Earlier I posted my top-10 book list for 2017. Now here’s the rest of what I read, more or less in chronological order. I think there are probably a few other books that I missed somehow (e.g. I remember reading a book about the practicalities of emigrating to Costa Rica but can’t find it on my list).
Underground Airlines. What if the Civil War had never happened? Gripping tale of a present-day system of smuggling slaves out of the slave states, and what the commercialization of forced labor might look like in the US.
Dark Matter. Well-plotted thriller with some strong SF elements.
It’s a Long Story: My Life. If you like Willie Nelson you’ll probably like this. If you don’t, not so much. Heavy on the folksiness.
A Girl In Time. Meh. A time-traveling cowboy abducts a Seattle game designer to help him find his lost daughter. Not one of Birmingham’s better efforts IMHO.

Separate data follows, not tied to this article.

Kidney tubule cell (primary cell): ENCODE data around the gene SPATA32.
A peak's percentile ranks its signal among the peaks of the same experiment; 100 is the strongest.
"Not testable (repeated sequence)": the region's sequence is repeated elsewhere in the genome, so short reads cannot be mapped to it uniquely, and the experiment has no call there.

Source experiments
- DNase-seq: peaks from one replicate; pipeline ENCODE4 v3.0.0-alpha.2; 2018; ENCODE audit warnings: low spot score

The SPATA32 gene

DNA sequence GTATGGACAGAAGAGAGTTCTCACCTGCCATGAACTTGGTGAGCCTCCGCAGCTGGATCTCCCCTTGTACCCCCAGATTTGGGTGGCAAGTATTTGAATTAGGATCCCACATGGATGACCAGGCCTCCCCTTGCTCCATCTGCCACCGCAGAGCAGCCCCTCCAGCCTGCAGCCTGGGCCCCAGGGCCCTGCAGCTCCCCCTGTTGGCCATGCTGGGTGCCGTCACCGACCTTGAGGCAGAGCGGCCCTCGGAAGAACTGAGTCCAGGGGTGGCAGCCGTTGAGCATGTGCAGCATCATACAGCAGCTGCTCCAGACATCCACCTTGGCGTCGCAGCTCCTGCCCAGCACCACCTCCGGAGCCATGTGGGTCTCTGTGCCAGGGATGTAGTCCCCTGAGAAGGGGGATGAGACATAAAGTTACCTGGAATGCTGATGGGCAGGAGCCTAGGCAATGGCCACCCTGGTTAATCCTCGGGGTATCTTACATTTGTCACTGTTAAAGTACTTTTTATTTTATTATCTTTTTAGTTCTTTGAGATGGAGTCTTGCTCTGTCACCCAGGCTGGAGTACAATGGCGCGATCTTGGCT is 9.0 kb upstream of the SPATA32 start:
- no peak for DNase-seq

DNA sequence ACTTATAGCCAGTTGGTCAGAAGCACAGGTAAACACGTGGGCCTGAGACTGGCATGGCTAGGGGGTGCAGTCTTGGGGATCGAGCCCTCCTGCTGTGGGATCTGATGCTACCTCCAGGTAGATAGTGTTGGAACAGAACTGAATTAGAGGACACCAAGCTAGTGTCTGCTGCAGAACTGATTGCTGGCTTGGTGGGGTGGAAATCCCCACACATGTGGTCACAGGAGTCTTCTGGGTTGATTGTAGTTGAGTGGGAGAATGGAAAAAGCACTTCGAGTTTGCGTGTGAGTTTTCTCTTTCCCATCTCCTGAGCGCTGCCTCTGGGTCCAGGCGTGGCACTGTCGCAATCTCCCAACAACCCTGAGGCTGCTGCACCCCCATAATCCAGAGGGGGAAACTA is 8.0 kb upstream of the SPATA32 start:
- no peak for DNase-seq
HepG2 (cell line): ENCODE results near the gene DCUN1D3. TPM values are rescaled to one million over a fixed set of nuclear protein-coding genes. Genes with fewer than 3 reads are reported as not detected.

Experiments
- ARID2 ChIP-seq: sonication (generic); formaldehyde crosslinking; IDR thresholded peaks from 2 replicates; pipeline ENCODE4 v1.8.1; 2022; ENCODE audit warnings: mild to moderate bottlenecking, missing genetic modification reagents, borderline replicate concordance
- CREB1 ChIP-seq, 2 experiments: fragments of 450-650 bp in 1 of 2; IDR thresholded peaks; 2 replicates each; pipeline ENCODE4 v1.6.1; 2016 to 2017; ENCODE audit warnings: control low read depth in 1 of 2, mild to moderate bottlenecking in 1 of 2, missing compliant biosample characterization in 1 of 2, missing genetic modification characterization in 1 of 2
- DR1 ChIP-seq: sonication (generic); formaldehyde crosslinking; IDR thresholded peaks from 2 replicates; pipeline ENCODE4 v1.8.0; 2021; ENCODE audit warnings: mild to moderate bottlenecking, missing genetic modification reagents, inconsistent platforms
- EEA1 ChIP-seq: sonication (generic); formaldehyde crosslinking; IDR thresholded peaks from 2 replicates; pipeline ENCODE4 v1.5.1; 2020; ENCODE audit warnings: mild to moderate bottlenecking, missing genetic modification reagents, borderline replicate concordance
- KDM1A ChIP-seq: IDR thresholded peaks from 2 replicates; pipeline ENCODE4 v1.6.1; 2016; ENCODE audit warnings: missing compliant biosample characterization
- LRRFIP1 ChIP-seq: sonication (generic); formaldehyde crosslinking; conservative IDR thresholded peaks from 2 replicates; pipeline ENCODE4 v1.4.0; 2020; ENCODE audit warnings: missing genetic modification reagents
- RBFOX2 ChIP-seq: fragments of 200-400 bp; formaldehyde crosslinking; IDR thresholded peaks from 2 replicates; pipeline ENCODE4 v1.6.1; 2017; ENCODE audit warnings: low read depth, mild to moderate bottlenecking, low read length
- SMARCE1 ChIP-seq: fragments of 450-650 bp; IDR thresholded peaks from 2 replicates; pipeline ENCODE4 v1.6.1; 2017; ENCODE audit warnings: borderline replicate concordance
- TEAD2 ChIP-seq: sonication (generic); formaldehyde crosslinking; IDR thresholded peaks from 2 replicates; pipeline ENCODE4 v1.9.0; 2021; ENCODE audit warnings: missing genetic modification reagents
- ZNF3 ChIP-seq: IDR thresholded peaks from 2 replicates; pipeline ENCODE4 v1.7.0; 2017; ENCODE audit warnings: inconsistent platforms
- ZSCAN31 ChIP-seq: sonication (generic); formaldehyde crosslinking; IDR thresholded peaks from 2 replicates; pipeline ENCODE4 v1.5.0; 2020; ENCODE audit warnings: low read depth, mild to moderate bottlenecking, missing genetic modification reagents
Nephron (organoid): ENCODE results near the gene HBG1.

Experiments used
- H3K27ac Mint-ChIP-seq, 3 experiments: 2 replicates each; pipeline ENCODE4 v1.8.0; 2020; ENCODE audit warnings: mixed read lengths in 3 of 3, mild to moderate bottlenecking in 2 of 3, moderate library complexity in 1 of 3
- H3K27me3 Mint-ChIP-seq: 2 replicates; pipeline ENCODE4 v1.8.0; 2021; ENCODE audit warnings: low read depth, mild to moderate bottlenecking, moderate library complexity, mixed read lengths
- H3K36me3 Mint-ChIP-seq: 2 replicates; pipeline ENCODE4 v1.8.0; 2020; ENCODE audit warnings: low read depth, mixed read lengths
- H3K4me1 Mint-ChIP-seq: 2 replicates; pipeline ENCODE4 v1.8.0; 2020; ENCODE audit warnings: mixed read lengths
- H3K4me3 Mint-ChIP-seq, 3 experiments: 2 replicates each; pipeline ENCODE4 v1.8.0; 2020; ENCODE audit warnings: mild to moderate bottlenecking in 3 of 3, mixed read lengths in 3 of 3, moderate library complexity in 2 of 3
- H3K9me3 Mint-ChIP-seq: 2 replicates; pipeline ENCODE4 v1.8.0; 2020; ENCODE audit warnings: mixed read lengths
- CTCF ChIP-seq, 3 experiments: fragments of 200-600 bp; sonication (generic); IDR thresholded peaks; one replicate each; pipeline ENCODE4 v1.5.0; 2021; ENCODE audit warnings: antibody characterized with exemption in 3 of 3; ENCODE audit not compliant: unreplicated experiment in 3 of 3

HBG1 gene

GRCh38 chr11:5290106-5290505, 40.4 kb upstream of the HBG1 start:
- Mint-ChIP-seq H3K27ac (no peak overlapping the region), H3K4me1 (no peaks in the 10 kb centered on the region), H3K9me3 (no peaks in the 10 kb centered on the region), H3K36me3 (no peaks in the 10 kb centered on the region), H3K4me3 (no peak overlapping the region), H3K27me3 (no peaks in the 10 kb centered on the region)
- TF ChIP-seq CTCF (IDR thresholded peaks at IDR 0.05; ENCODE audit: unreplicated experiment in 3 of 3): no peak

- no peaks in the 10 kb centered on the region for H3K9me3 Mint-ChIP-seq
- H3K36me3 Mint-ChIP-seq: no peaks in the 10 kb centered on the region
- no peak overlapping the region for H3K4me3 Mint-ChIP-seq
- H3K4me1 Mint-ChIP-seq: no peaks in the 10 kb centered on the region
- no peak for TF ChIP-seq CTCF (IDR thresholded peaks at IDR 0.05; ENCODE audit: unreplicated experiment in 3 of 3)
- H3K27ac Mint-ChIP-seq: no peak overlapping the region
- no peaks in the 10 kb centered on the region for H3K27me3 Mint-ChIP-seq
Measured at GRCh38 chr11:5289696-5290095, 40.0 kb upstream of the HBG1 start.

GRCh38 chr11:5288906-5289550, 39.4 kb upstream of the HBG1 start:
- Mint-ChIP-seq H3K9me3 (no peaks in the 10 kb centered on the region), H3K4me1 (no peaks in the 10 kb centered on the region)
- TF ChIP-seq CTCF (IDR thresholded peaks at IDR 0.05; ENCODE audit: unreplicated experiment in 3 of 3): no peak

No More Mr. Nice Guy. Thesis: there’s a condition known as “nice guy syndrome” that causes many men to become resentful and unhappy. Interesting read with a lot of immediate applicability in my life.
Only the Truth. Confusing plot but hey, it was free on Kindle Unlimited.
Amerika. WW II alternate history: the Nazis get atomic weapons and we don’t, so a thriving American resistance emerges, led in part by a Pan Am flying-boat pilot. Fast-paced and atmospheric.
The Prisoner. Another excellent John Wells novel from Alex Berenson.
To The Bright and Shining Sun. One of James Lee Burke’s earliest novels, this has nothing to do with the Robicheaux or Holland families but is still well worth reading– a complex tale of a young Kentucky coal miner’s coming of age.